• Michele & Tom Kramarz
  • Rosemarie Amrhein
  • Sharon Kiser
  • Sharon Sieracki
  • Steven Elsea
  • Tasha Long
  • Terry McQuoid
  • Todd Burmeister

As a faith community it is very important that we pray for each other especially the sick.

So if someone in your family or a friend is sick please let us know calling the office, (305) 289-0636, and we will list them In the bulletin and remember to pray for them.

Thursday, April 11, 2024

Incense – A Long History

Incense has been used in sacred worship for over five thousand years. Long before Christian worship began burning fragrant aromas in liturgy, the Egyptians began using incense in a religious way during the Fifth Dynasty, between 2494 and 2345 BC. Many Asiatic religions have used incense for hundreds, if not thousands, of years. In Judaism, incense is mentioned in the Book of Exodus, especially during the time of the Tabernacle, and all throughout the Old Testament books. When worship was centralized to the Temple, during the First and Second Temple period, incense was vital to the priestly Temple liturgy in Judaism. During the time that the Israelites were wandering around the desert for forty years, for example, a pillar of fire and smoke would land in a certain place. This showed the presence of God and told the people where to erect the Tabernacle. Then, at a certain point, the pillar of fire and smoke would pick up and move to another location. This is a powerful and poignant example of incense and how it can draw our attention.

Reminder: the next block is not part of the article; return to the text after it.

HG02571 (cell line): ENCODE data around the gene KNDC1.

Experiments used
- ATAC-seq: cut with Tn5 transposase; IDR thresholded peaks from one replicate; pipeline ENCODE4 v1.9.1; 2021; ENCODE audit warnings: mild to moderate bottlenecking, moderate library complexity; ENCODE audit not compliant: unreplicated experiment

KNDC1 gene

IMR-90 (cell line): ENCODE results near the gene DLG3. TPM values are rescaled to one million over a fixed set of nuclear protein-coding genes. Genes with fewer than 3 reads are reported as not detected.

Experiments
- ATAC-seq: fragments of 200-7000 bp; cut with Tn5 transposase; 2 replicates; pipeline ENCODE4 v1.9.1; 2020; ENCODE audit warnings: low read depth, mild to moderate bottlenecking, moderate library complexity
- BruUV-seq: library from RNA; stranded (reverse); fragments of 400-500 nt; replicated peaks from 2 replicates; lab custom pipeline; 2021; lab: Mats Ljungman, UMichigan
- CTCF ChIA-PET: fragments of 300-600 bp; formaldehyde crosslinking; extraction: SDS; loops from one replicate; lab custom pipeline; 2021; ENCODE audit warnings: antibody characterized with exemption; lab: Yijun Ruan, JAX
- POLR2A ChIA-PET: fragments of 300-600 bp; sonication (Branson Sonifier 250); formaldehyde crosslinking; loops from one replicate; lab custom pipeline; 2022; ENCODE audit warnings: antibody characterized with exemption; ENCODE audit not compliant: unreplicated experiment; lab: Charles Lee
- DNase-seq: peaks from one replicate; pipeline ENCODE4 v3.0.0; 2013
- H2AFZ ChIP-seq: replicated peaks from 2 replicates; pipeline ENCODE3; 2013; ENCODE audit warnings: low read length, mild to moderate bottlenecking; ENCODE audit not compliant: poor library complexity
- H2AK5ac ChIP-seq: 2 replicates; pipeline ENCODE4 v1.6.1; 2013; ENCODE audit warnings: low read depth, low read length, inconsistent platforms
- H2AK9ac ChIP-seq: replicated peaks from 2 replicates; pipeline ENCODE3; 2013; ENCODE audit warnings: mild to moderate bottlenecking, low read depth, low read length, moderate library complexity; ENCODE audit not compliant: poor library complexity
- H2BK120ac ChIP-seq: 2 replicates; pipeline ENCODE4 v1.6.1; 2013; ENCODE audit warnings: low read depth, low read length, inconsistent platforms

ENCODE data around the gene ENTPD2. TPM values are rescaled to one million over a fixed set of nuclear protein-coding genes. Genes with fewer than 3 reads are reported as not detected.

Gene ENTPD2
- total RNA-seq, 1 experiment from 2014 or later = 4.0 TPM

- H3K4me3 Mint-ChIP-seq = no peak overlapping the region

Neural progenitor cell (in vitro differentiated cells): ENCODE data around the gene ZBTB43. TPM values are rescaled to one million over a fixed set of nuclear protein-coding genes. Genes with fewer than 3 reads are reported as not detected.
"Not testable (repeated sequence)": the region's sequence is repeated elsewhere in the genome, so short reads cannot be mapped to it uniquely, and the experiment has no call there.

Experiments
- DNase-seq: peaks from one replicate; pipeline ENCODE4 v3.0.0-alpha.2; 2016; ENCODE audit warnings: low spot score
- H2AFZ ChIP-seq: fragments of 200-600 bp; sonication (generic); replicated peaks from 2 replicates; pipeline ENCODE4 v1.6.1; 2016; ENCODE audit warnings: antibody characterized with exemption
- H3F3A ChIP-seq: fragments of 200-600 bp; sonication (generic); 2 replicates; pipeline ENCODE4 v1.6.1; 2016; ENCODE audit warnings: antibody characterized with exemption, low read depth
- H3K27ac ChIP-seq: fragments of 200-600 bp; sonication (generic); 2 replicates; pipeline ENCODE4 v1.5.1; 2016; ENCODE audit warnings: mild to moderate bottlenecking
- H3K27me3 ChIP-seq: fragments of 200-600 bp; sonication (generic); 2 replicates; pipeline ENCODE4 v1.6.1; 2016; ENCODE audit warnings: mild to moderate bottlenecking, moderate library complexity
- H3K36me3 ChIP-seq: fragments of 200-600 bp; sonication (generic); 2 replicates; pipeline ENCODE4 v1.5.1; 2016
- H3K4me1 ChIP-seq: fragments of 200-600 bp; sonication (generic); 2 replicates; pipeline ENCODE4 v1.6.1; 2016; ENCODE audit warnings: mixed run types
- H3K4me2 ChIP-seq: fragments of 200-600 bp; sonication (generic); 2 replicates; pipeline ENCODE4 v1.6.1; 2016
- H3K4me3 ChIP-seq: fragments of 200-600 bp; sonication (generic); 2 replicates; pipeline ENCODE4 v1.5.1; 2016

What is Incense?

Incense is produced from the resin of trees, of various kinds. It can sometimes be mixed with other fragrant pieces of plants. For example, frankincense comes from the Boswellia tree. Incense should smell sweet or floral when burned. The resin or mixture is placed with a small spoon onto lit charcoal in a container called a thurible. Thuribles comes in many shapes and sizes, but they are designed to have increased airflow and puff the smoke up into the air when used. The thurible is swung during the Sacred Liturgy or other rites in order to draw our hearts and minds to certain realities in the Church. The things which are incensed are always symbolic or sacramental of Christ. All the following are incensed during Holy Mass: the altar, the bread and wine offered, the consecrated Eucharist, the Gospel before its proclamation, the Paschal Candle, the Crucifix, icons, and even the body of a deceased person at a funeral.

When is Incense Used at Mass?

In the Roman Missal, incense may be used 1) at the entrance procession, 2) at the beginning of Mass, to incense the altar, 3) at the procession and proclamation of the Gospel, 4) at the offertory, to incense the offerings, altar, priest and people, and 5) at the elevation of the sacred Host and chalice of Precious Blood at the time of consecration.

Friday, April 5, 2024

April 13th:

Catholics celebrate the memory of Pope St. Martin I on April 13. The saint suffered exile and humiliation for his defense of orthodoxy in a dispute over the relationship between Christ's human and divine natures. Martin was born in the Italian city of Tuscany, during either the late sixth or early seventh century. He became a deacon and served in Rome, where he acquired a reputation for education and holiness. Pope Theodore I chose Martin as his representative to the emperor in Constantinople during a period of theological controversy between the imperial capital and the Roman Church.